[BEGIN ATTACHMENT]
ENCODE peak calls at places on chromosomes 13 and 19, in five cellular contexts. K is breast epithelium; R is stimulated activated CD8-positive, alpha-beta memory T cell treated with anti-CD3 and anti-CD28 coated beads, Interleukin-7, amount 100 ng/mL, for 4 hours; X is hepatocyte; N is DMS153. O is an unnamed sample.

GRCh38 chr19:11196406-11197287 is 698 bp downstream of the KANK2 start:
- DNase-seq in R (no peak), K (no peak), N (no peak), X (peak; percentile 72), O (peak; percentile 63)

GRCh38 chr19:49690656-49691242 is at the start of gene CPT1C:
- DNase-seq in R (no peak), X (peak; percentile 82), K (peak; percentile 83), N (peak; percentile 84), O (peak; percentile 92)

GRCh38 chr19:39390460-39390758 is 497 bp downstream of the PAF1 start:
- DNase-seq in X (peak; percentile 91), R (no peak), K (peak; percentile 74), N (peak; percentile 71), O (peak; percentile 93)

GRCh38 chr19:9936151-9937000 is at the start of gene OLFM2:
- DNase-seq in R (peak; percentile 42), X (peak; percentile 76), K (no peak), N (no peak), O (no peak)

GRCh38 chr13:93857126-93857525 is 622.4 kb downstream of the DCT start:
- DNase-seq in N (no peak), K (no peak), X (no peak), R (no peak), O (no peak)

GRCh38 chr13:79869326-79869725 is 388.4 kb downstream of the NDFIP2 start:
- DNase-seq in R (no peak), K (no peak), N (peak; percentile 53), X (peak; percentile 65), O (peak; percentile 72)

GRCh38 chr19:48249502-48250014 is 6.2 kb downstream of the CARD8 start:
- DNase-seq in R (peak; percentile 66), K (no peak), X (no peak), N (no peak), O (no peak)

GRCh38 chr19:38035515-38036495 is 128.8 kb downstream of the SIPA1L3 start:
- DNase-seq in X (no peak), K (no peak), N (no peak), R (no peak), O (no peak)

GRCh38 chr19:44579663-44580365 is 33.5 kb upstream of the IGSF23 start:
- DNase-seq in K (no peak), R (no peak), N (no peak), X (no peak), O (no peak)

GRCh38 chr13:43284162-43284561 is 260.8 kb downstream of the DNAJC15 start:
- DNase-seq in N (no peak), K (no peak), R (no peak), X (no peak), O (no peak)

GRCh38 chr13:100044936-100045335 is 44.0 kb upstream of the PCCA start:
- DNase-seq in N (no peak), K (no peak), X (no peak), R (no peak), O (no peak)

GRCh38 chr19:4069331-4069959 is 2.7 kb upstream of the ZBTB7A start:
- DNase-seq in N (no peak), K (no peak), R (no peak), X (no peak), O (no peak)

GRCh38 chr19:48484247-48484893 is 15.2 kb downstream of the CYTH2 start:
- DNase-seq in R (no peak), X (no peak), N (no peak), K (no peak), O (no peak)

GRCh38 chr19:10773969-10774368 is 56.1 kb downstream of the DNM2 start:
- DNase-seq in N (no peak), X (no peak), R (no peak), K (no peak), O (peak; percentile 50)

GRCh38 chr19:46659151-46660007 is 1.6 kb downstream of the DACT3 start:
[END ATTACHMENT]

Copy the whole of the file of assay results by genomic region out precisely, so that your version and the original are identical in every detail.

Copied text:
ENCODE peak calls at places on chromosomes 13 and 19, in five cellular contexts. K is breast epithelium; R is stimulated activated CD8-positive, alpha-beta memory T cell treated with anti-CD3 and anti-CD28 coated beads, Interleukin-7, amount 100 ng/mL, for 4 hours; X is hepatocyte; N is DMS153. O is an unnamed sample.

GRCh38 chr19:11196406-11197287 is 698 bp downstream of the KANK2 start:
- DNase-seq in R (no peak), K (no peak), N (no peak), X (peak; percentile 72), O (peak; percentile 63)

GRCh38 chr19:49690656-49691242 is at the start of gene CPT1C:
- DNase-seq in R (no peak), X (peak; percentile 82), K (peak; percentile 83), N (peak; percentile 84), O (peak; percentile 92)

GRCh38 chr19:39390460-39390758 is 497 bp downstream of the PAF1 start:
- DNase-seq in X (peak; percentile 91), R (no peak), K (peak; percentile 74), N (peak; percentile 71), O (peak; percentile 93)

GRCh38 chr19:9936151-9937000 is at the start of gene OLFM2:
- DNase-seq in R (peak; percentile 42), X (peak; percentile 76), K (no peak), N (no peak), O (no peak)

GRCh38 chr13:93857126-93857525 is 622.4 kb downstream of the DCT start:
- DNase-seq in N (no peak), K (no peak), X (no peak), R (no peak), O (no peak)

GRCh38 chr13:79869326-79869725 is 388.4 kb downstream of the NDFIP2 start:
- DNase-seq in R (no peak), K (no peak), N (peak; percentile 53), X (peak; percentile 65), O (peak; percentile 72)

GRCh38 chr19:48249502-48250014 is 6.2 kb downstream of the CARD8 start:
- DNase-seq in R (peak; percentile 66), K (no peak), X (no peak), N (no peak), O (no peak)

GRCh38 chr19:38035515-38036495 is 128.8 kb downstream of the SIPA1L3 start:
- DNase-seq in X (no peak), K (no peak), N (no peak), R (no peak), O (no peak)

GRCh38 chr19:44579663-44580365 is 33.5 kb upstream of the IGSF23 start:
- DNase-seq in K (no peak), R (no peak), N (no peak), X (no peak), O (no peak)

GRCh38 chr13:43284162-43284561 is 260.8 kb downstream of the DNAJC15 start:
- DNase-seq in N (no peak), K (no peak), R (no peak), X (no peak), O (no peak)

GRCh38 chr13:100044936-100045335 is 44.0 kb upstream of the PCCA start:
- DNase-seq in N (no peak), K (no peak), X (no peak), R (no peak), O (no peak)

GRCh38 chr19:4069331-4069959 is 2.7 kb upstream of the ZBTB7A start:
- DNase-seq in N (no peak), K (no peak), R (no peak), X (no peak), O (no peak)

GRCh38 chr19:48484247-48484893 is 15.2 kb downstream of the CYTH2 start:
- DNase-seq in R (no peak), X (no peak), N (no peak), K (no peak), O (no peak)

GRCh38 chr19:10773969-10774368 is 56.1 kb downstream of the DNM2 start:
- DNase-seq in N (no peak), X (no peak), R (no peak), K (no peak), O (peak; percentile 50)

GRCh38 chr19:46659151-46660007 is 1.6 kb downstream of the DACT3 start: